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The Iron Age

There may be a fertile imagination behind every great idea, but behind every commercially successful idea is a great marketer. In the world of tractors, few marketers were better than Allis-Chalmers Tractor Division general manager Harry Merritt. 

It was Merritt, after all, who settled on the Persian Orange color that quickly became an Allis trademark.

Merritt didn’t just have good taste in colors, though. He also knew a good idea when he saw one – or heard about one. 

It so happened that his company’s new workhorse, the model U, needed a leg up on the competition.

When word of an IHC dealer in Iowa who installed truck tires on steel-wheeled Farmalls filtered back to Merritt, a eureka moment ensued. Merritt knew the time had come to put rubber under his steel-shod horsepower.

Merritt’s acquaintance with Harvey Firestone didn’t hurt in bringing his brainstorm to fruition. 

Firestone was intrigued with the possibilities and threw his resources into helping Allis-Chalmers’ engineers test the concept. Soon, a pair of 12×48-inch smooth airplane tires showed up at the Allis headquarters. 

Allis-Chalmers chief engineer C.E. Frudden found a ready test subject in a model U owned by Albert Schroeder. That’s how Schroeder’s farm – situated near Waukesha, Wisconsin, and close to Allis headquarters – became home in 1932 to the first evaluation site for pneumatic tractor tire performance.

The smooth tires quickly proved their worth by towing loaded trailers down the road. Yet in the field, they tended to spin out. It didn’t take long for Frudden and his staff to discover that the tires performed better if their inflation pressure was dropped – and not by a little bit.

Low pressure is the key

Eventually, inflation was lowered all the way down to 15 psi from an original 70 psi. Performance in the field, particularly plowing, improved greatly. A week of running the rubber-clad U convinced Schroeder that tires were the ticket. 

Of course, the Allis engineers were also finding that the tractive efficiency of the U was greatly enhanced with tires. So much so that the tractor developed over twice as much drawbar horsepower on rubber.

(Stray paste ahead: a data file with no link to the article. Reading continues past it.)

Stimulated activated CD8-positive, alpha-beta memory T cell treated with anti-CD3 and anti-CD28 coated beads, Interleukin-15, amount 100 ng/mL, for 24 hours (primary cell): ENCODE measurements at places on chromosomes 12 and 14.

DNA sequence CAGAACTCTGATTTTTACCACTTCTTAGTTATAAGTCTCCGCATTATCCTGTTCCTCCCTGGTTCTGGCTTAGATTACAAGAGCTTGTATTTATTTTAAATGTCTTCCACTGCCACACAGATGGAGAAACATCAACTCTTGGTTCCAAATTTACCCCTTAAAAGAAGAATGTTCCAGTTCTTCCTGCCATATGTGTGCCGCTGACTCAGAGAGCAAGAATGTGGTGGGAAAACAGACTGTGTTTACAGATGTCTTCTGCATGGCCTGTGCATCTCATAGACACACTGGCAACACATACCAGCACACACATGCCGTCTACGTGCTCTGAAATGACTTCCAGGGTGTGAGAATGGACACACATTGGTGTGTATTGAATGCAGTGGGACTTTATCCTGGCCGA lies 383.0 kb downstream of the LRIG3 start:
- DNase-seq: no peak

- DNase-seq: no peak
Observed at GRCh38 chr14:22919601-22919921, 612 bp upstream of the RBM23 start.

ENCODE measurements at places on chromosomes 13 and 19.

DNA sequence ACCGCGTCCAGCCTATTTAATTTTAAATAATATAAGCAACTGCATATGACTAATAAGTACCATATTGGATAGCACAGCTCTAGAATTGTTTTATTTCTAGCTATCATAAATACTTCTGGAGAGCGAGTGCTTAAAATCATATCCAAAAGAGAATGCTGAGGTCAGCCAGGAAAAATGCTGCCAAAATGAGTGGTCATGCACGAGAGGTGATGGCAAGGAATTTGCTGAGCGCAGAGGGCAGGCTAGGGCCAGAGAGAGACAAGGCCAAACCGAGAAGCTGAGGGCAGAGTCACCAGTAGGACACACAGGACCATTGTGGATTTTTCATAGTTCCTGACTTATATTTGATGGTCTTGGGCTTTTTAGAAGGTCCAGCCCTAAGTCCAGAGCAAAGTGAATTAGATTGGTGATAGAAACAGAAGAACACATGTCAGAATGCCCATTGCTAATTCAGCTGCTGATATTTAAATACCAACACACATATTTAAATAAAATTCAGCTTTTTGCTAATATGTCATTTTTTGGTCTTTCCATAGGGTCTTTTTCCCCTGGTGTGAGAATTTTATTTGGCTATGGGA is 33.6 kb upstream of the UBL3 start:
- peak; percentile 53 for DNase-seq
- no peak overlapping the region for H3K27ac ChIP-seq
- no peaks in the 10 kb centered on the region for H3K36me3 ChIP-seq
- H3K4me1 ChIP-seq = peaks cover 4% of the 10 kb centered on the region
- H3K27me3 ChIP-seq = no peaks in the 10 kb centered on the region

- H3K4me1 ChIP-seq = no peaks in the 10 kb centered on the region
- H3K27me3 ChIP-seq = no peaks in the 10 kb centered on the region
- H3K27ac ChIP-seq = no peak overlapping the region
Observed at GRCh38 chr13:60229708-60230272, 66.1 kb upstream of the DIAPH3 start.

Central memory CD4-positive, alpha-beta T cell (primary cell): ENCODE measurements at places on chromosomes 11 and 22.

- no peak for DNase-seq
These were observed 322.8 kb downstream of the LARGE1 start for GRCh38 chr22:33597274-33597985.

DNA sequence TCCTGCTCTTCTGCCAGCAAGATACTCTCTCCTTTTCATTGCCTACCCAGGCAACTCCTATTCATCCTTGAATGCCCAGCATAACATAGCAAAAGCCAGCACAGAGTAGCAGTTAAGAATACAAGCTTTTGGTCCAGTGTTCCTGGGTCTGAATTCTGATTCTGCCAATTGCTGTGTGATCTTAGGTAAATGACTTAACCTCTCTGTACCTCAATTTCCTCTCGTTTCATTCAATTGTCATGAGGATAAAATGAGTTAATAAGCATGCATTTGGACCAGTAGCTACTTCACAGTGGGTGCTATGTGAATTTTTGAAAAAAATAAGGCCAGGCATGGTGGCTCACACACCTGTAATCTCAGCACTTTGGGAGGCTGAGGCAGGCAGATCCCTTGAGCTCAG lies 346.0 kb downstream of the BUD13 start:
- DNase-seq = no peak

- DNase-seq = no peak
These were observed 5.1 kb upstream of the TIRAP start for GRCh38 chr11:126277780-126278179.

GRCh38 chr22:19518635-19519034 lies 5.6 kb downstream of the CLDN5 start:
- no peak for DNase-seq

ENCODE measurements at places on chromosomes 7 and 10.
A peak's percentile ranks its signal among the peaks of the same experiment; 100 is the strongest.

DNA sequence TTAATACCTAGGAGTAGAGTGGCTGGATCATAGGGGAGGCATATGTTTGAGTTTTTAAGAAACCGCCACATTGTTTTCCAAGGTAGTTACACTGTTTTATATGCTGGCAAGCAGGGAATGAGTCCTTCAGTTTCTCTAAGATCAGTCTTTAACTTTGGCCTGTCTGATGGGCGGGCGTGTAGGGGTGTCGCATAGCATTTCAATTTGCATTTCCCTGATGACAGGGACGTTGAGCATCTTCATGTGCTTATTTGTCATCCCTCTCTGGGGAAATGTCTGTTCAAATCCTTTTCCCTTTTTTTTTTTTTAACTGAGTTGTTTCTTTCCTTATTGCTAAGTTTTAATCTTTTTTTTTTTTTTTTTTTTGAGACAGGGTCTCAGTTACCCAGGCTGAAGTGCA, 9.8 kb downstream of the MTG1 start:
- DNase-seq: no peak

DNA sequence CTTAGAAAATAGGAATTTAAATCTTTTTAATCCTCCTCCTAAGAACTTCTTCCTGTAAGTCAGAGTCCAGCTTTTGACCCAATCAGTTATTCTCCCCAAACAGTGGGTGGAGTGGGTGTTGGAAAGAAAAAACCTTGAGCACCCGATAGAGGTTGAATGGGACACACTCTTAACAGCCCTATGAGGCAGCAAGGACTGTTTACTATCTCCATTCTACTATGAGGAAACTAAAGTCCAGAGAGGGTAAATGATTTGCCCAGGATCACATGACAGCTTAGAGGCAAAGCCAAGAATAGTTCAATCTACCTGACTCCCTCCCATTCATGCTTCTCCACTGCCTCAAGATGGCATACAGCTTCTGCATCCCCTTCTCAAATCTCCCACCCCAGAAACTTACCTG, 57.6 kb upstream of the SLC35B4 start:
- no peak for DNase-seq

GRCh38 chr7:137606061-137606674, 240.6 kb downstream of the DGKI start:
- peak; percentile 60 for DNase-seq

Putting rubber on tractor rims was not a new idea. Tractor historian R.B. Gray found that rubber, in the form of solid rubber cleats, was used on steam tractor engines as early as 1871. Again, at least one implement dealer was already performing truck tire conversions.

Economic advantage

The real breakthrough, however, due to Allis-Chalmers’ efforts, was the discovery that pneumatic tires enhanced performance. Certainly, they offered creature comfort to farmers, as well. To plow twice as many acres on the same amount of fuel made the concept an economic no-brainer.

To promote the concept, Merritt began holding field
demonstrations, pairing a U on steel against one on rubber.

To drive the point home, he had a fleet of U’s equipped with a high-speed fourth gear and raced them at tracks across the country. Famed race car drivers like Barney Oldfield, Frank Brisko, and Ab Jenkins performed in front of an estimated 1 million people during 1933 alone. In fact, Brisko set and still holds the top speed record for a tractor at 67.877 mph.

The rest is history. Steel wheels soon littered junkyards across the nation. Pneumatic tractor tires sold like hotcakes. Harry Merritt would be forever associated with one of the more profound advances in tractor technology.

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